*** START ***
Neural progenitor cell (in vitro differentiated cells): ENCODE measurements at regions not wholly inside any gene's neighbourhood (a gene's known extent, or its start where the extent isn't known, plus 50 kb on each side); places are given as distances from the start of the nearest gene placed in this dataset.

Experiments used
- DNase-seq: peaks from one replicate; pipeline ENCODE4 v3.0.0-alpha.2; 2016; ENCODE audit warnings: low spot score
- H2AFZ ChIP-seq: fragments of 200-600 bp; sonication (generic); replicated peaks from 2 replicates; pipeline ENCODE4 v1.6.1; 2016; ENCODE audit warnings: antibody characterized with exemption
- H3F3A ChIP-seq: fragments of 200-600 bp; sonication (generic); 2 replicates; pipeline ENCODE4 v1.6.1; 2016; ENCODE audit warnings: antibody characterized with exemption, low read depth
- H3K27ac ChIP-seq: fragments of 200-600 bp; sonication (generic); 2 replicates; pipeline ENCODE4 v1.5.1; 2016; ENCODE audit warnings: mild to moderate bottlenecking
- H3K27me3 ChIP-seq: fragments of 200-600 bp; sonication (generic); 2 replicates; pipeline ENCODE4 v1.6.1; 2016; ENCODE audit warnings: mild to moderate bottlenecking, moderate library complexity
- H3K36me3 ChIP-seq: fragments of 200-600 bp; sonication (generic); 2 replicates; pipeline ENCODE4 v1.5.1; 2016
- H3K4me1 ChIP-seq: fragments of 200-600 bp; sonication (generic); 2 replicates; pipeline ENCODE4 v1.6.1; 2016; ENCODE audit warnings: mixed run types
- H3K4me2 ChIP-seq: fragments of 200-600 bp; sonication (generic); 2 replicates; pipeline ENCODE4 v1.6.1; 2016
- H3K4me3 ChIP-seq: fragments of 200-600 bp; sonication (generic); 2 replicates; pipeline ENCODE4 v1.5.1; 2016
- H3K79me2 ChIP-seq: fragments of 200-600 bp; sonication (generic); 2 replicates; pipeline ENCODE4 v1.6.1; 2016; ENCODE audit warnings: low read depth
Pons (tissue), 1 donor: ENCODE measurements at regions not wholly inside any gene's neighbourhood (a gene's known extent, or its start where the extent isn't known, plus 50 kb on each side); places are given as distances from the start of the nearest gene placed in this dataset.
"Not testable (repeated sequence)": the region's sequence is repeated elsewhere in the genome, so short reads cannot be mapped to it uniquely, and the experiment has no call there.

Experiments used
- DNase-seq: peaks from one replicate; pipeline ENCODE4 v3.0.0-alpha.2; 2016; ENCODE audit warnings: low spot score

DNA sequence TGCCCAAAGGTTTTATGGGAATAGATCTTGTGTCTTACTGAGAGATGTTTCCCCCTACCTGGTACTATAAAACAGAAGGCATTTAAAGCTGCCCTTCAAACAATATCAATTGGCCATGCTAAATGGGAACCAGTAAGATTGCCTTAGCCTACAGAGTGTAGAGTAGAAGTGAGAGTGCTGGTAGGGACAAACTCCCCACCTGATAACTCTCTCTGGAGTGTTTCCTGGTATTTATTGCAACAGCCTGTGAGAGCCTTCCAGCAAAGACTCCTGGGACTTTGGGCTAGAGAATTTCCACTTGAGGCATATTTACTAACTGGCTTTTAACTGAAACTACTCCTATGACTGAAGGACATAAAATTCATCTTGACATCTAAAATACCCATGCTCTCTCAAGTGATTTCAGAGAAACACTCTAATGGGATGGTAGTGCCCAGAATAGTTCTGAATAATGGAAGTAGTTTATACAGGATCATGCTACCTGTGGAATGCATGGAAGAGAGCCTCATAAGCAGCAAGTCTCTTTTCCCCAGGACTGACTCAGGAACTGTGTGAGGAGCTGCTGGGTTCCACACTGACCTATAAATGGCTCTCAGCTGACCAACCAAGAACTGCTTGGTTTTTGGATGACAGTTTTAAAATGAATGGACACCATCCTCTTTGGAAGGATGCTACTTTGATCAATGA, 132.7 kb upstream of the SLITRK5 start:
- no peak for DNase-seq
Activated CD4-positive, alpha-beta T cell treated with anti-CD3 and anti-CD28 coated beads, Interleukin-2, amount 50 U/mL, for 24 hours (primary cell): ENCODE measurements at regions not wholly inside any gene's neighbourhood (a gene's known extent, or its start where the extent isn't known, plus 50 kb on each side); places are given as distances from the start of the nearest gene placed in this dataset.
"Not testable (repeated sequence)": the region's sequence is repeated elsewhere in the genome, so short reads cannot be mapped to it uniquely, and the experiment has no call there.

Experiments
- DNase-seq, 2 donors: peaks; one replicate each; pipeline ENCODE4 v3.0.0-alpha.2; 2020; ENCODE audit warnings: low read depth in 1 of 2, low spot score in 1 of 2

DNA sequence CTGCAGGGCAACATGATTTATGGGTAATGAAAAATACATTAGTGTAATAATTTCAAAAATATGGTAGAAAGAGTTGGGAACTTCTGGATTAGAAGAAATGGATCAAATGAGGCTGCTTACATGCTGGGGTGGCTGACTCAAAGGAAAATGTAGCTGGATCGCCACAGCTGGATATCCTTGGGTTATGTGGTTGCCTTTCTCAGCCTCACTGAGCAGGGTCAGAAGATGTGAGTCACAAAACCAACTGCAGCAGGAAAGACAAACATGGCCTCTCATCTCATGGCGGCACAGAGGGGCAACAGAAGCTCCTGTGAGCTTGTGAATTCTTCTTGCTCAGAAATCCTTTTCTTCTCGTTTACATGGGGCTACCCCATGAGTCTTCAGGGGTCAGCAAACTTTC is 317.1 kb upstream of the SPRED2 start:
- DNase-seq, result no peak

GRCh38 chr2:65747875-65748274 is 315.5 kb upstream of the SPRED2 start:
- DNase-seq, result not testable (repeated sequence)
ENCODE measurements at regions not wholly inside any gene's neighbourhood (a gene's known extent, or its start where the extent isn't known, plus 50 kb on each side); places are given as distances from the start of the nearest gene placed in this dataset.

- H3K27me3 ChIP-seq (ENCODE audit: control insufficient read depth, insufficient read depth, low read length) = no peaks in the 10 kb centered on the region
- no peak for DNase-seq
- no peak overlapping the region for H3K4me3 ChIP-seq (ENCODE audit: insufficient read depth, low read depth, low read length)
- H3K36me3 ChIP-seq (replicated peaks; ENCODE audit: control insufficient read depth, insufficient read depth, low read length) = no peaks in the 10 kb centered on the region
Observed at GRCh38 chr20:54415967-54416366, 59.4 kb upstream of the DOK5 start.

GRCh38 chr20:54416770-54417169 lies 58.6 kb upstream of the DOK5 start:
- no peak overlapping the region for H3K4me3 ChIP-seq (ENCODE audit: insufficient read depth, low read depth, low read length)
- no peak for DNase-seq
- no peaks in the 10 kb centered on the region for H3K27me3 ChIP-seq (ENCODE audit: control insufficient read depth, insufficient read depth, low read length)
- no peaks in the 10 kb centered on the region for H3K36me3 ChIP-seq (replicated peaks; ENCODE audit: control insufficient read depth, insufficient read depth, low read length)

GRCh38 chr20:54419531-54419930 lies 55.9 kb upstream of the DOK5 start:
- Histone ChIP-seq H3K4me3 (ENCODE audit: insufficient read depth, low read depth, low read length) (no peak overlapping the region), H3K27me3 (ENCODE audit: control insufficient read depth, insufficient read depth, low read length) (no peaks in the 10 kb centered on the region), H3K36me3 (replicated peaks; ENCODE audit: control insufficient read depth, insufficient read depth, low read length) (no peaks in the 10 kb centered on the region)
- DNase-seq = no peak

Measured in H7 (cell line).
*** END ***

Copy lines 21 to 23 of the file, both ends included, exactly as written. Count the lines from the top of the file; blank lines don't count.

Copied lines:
Experiments
- DNase-seq, 2 donors: peaks; one replicate each; pipeline ENCODE4 v3.0.0-alpha.2; 2020; ENCODE audit warnings: low read depth in 1 of 2, low spot score in 1 of 2

DNA sequence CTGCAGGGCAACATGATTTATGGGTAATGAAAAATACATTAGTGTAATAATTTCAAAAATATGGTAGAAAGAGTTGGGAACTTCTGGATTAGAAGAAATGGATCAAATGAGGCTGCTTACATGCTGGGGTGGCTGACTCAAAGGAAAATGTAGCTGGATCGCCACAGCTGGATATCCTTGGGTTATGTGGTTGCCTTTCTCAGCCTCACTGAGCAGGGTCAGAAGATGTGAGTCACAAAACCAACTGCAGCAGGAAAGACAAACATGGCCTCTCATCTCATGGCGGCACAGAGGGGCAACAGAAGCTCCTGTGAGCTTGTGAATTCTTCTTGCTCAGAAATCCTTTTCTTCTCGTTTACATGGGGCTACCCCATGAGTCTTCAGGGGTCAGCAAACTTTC is 317.1 kb upstream of the SPRED2 start: